The code practice oscillator is a simple device that's been around forever and is basically just a beeper so an operator can hear his keying and practice sending the code without actually going on the air. Modern amateur radios have a "side tone" setting that allows off air practice but back in the old days practice oscillators were a common piece of gear either purchased or in most cases home built by the aspiring CW operator.
After the meeting I was down in my ham shack with my tuner parked on 7.114 MHz when I heard a CQ call loud and clear over the receiver so I sent a quick reply and was soon enjoying a nice Morse Code chat with Will in Texas. The call sounded vaguely familiar so later I looked through my QSL cards and found Will's card he sent me in 2010 after our first radio contact back then. Will's interest in ham radio is vintage gear and of course Morse Code and is well illustrated on his card. I am now a full four years into the ham radio hobby and the wonder of wireless communication still thrills and amazes me to no end.
While I'm on the most interesting subject of Morse Code here's a cool video I found while reading the forums at qrz.com callsign database. This is the greatest thing I've seen since Rush's song YYZ that combines Morse and music.
Today I got out for a couple hours on the recumbent for a ride. It was only 30 degrees F but the sun was shining in a pale blue sky and there was no breeze to speak of so conditions were ideal. The only way to tell that the air was moving at all was to observe wood smoke as it rose from the chimneys of rural homes and slowly drifted to the south.
The route is a long skinny loop that takes me 12 miles north through the quiet countryside of North Central Ohio. Other than a couple small hills in and out the Sandusky River flood plain it's pretty much just flat and open country.
I spotted this sign along the north end of my loop. When I got home I looked it up online and learned the purpose of this conservation program whose aim is to reduce sediment pollution into Lake Erie and it's watershed.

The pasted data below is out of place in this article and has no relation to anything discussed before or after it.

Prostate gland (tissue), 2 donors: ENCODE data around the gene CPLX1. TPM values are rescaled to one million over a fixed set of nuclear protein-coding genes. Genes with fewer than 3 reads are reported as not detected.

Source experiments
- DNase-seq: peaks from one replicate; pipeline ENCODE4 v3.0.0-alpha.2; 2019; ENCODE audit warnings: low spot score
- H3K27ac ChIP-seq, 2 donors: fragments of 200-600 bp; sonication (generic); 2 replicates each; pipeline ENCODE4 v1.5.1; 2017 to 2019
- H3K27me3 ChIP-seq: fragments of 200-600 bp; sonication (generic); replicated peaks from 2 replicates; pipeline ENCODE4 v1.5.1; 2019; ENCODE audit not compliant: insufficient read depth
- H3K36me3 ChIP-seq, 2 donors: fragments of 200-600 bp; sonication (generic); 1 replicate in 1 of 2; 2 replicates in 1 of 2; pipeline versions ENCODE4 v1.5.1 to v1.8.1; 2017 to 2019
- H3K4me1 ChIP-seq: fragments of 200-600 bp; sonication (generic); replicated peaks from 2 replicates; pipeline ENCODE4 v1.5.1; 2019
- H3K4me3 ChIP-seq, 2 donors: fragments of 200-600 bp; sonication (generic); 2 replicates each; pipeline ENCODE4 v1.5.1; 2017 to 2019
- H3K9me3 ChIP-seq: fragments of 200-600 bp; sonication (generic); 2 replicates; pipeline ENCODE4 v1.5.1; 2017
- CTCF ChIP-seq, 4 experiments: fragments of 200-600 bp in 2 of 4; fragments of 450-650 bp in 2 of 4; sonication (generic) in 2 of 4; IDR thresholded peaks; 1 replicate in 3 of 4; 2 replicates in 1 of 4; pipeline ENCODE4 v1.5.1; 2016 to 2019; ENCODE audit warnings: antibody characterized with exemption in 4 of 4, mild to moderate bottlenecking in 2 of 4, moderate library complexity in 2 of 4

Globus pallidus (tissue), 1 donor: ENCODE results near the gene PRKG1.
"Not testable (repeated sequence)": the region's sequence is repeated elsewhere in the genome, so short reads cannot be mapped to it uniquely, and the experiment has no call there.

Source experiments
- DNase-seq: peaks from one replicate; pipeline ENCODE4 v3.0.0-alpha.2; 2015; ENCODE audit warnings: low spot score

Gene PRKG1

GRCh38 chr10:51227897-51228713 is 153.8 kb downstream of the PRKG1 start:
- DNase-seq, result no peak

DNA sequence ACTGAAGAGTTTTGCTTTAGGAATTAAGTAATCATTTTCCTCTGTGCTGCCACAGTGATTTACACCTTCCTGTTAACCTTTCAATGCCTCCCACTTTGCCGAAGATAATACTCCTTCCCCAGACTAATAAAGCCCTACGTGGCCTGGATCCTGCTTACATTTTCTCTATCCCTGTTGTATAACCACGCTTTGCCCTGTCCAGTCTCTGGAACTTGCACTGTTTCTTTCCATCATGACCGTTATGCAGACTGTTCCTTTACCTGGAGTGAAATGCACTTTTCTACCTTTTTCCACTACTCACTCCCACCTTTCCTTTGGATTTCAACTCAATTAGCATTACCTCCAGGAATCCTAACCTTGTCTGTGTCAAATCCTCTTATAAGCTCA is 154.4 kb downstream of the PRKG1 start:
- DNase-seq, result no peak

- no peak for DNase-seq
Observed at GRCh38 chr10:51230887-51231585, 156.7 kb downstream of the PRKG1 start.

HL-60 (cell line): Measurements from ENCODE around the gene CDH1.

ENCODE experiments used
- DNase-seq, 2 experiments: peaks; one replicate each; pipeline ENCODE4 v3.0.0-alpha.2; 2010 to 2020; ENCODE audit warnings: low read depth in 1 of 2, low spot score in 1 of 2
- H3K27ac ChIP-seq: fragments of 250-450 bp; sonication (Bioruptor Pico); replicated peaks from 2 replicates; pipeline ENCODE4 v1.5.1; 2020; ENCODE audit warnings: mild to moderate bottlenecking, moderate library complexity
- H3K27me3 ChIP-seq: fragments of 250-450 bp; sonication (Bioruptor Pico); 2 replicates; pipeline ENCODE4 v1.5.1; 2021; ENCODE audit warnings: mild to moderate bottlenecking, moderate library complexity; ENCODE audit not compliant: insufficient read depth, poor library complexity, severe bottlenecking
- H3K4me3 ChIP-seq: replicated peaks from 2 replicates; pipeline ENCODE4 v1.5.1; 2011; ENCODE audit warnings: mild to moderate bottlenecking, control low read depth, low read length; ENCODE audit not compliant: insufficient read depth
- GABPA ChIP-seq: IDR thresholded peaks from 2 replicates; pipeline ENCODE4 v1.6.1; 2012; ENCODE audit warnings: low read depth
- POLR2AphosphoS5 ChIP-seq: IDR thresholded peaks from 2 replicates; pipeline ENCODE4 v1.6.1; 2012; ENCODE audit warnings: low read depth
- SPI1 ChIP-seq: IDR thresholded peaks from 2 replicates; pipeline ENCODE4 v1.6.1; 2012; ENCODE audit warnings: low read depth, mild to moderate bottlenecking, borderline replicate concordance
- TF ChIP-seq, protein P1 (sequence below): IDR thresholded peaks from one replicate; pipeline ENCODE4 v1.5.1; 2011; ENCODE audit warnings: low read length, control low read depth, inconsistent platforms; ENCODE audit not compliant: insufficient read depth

Before sub-freezing temperatures returned to the Ohio Valley I managed to complete the machining work on the replacement windowsill for my kitchen. I got a brand new blade for my garage sale band saw and now cuts are true and precise. The shot above shows the shows the blade's path straight down the line. These cuts out on the end of the board can't be done on the table saw without a special jig so with a slow and steady feed rate provided by me the band saw works great.
Any slight irregularities are quickly cleaned up with a file.
Oak is a very hard wood so a keen edge on all cutting tools is essential for clean accurate cuts without burns or grain tear out.
Back to the table saw to make two more cuts that remove stock from the bottom inside edge of the sill. This hollows out a straight section that will rest on the window framing and lock it into place horizontally.
Putting a small radius on all the exposed edges of the sill was my favorite part of this project. I do the work by hand using files, sanding block and various grades of abrasive paper. After lightly sanding the remaining surfaces I applied the first coat of polyurethane. At this point I'm just waiting for a break in the weather so I can heat up the workshop enough to continue on with the clear coating.